The Select Committee on food, poverty, health and the environment was appointed by the House of Lords on 13 June 2019 to “consider the links between inequality, public health and food sustainability”. It has to report by 31 March 2020. A central question for this inquiry is how to make a healthy, sustainable diet accessible and affordable for everyone.
1.What are the key causes of food insecurity in the UK? Can you outline any significant trends in food insecurity in the UK? To what extent (and why) have these challenges persisted over a number of years?
2.What are some of the key ways in which diet (including food insecurity) impacts on public health? Has sufficient progress been made on tackling childhood obesity and, if not, why not?
3.How accessible is healthy food? What factors or barriers affect people’s ability to consume a healthy diet? Do these factors affect populations living in rural and urban areas differently?
4.What role can local authorities play in promoting healthy eating in their local populations, especially among children and young people, and those on lower incomes? How effectively are local authorities able to fulfil their responsibilities to improve the health of people living in their areas? Are you aware of any existing local authority or education initiatives that have been particularly successful (for example, schemes around holiday hunger, providing information on healthy eating, or supporting access to sport and exercise)?
5.What can be learnt from food banks and other charitable responses to hunger? What role should they play?
6.What impact do food production processes (including product formulation, portion size, packaging and labelling) have on consumers dietary choices and does this differ across income groups?
7.What impact do food outlets (including supermarkets, delivery services, or fast food outlets) have on the average UK diet? How important are factors such as advertising, packaging, or product placement in influencing consumer choice, particularly for those in lower income groups?
8.Do you have any comment to make on how the food industry might be encouraged to do more to support or promote healthy and sustainable diets? Is Government regulation an effective driver of change in this respect?
9.To what extent is it possible for the UK to be self-sufficient in producing healthy, affordable food that supports good population health, in a way that is also environmentally sustainable?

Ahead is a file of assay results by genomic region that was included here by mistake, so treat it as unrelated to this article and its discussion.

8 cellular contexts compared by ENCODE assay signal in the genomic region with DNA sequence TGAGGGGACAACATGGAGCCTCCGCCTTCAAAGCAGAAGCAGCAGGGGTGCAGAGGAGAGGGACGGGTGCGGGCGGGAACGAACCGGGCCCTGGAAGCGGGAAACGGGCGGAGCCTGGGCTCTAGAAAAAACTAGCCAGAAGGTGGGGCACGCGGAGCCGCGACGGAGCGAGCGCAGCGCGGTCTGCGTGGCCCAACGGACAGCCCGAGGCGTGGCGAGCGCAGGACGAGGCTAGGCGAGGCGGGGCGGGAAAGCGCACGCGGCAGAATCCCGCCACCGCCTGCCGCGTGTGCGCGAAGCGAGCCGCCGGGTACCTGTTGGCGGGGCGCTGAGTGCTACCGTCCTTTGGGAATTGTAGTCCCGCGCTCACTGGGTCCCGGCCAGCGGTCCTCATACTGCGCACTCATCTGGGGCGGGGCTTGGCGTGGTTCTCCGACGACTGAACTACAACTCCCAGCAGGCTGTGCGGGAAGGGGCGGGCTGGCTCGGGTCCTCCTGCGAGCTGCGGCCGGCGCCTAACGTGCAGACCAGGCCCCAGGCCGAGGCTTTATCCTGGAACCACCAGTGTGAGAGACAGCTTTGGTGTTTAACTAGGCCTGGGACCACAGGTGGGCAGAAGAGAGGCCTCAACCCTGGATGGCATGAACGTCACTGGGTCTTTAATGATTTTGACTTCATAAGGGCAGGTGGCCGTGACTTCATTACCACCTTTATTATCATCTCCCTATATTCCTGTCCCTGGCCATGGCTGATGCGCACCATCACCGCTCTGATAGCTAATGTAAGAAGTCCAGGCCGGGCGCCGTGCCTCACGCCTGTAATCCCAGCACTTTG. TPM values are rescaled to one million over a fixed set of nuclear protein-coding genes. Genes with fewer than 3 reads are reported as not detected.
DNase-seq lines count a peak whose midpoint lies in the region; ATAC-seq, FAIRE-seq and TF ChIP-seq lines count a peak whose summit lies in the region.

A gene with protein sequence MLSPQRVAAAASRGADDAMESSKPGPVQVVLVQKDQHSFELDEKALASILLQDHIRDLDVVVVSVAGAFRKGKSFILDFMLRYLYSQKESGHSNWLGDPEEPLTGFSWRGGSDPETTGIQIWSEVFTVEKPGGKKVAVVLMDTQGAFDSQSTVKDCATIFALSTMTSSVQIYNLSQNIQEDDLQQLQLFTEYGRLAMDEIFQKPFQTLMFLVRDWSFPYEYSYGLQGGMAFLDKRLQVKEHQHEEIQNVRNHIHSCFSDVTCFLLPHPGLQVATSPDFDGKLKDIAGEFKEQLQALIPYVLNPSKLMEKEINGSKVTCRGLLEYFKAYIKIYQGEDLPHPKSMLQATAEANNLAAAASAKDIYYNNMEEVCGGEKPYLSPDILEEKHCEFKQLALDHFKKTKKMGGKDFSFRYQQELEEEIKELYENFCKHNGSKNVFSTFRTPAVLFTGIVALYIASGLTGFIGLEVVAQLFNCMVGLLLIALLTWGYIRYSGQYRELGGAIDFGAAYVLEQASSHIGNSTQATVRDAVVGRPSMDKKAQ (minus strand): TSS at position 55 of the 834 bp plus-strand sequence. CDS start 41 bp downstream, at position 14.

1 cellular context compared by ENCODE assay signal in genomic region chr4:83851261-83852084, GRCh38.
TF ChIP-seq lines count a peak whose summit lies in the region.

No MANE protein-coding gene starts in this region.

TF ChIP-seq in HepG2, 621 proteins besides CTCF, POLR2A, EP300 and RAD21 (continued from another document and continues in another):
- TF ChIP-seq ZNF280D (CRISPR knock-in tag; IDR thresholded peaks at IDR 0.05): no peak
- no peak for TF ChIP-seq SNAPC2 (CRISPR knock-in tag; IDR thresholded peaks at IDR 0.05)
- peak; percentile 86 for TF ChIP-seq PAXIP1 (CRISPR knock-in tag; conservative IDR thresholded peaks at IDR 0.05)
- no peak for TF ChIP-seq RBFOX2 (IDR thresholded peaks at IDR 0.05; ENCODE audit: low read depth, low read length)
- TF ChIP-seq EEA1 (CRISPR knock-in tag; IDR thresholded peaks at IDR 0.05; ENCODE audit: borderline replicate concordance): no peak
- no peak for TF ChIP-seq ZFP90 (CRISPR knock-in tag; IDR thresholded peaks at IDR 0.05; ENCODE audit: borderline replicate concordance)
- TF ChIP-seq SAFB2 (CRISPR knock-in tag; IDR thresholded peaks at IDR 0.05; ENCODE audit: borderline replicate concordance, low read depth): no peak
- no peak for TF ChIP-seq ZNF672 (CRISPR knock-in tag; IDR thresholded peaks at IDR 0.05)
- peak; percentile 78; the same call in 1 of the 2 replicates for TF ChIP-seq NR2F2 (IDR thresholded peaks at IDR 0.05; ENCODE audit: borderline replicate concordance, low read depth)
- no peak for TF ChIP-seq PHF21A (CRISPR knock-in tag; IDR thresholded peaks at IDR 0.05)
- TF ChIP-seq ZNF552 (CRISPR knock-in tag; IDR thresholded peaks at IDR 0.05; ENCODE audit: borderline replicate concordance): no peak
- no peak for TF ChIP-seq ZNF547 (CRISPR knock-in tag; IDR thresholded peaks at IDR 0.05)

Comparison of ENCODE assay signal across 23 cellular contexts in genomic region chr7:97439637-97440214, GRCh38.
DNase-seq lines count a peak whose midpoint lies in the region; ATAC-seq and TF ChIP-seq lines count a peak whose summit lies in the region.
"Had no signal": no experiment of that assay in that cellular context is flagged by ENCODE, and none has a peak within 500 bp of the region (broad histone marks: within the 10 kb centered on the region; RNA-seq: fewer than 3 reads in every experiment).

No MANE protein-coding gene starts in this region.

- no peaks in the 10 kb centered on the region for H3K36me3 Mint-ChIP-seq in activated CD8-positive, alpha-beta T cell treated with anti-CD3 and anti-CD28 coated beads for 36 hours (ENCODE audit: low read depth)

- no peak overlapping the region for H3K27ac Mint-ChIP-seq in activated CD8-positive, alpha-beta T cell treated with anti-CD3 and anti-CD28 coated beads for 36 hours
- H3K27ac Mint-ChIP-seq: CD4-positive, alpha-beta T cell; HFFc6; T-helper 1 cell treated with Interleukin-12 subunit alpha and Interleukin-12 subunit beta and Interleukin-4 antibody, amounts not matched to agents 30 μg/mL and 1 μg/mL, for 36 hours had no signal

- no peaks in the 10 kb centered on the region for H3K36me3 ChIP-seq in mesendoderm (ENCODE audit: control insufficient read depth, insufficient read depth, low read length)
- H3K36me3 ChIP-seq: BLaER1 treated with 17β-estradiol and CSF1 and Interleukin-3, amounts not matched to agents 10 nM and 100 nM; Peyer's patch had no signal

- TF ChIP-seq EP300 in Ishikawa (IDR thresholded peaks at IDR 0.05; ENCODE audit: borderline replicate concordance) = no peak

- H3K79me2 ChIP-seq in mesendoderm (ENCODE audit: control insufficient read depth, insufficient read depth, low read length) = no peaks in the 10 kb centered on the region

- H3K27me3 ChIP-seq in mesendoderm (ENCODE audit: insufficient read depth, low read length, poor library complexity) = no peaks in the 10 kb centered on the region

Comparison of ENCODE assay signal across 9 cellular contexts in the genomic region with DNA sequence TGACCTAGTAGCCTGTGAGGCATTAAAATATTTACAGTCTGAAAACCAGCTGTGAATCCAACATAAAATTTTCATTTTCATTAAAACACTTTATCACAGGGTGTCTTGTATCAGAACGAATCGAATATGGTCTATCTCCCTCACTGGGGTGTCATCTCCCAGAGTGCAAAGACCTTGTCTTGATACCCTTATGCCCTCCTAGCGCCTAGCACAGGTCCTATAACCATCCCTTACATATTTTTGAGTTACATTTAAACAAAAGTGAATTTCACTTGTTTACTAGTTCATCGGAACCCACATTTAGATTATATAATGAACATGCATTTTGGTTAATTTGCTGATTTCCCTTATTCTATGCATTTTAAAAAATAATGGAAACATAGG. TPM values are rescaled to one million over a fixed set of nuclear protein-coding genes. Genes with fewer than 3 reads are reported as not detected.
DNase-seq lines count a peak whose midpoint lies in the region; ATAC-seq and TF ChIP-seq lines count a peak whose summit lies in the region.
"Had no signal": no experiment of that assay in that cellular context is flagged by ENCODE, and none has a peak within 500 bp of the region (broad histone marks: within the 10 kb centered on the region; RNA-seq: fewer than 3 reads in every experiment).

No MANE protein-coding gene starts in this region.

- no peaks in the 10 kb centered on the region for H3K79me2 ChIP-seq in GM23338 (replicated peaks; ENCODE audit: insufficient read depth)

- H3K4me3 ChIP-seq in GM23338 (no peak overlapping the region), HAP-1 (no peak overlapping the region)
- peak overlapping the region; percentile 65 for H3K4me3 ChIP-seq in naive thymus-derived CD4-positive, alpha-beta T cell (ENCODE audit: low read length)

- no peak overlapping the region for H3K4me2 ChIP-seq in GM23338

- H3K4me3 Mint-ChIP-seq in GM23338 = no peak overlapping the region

10.Can efforts to improve food production sustainability simultaneously offer solutions to improving food insecurity and dietary health in the UK?
11.How effective are any current measures operated or assisted by Government, local authorities, or others to minimise food waste? What further action is required to minimise food waste?
12.A Public Health England report has concluded that “considerable and largely unprecedented” dietary shifts are required to meet Government guidance on healthy diets. What policy approaches (for example, fiscal or regulatory measures, voluntary guidelines, or attempts to change individual or population behaviour through information and education) would most effectively enable this? What role could public procurement play in improving dietary behaviours?
13.Has sufficient research been conducted to provide a robust analysis of the links between poverty, food insecurity, health inequalities and the sustainability of food production? How well is existing research on the impact of existing food policy used to inform decision making?
14.What can the UK learn from food policy in other countries? Are there examples of strategies which have improved access and affordability of healthy, sustainable food across income groups?
15.Are there any additional changes at a national policy level that would help to ensure efforts to improve food insecurity and poor diet, and its impact on public health and the environment, are effectively coordinated, implemented and monitored?
710 There is no universally accepted definition of food insecurity, but the most commonly used is: “limited or uncertain availability of nutritionally adequate and safe foods or limited or uncertain ability to acquire acceptable foods in socially acceptable ways (e.g. without resorting to emergency food supplies, scavenging, stealing or other coping strategies).” (The Food Foundation, Too Poor to Eat: Food insecurity in the UK, (May 2016): . This definition was also used for the UK’s 2007 Low Income Diet and Nutrition Survey.)
711 Scarborough, P, et al. Eatwell Guide: modelling the dietary and cost implications of incorporating new sugar and fibre guidelines, 2016,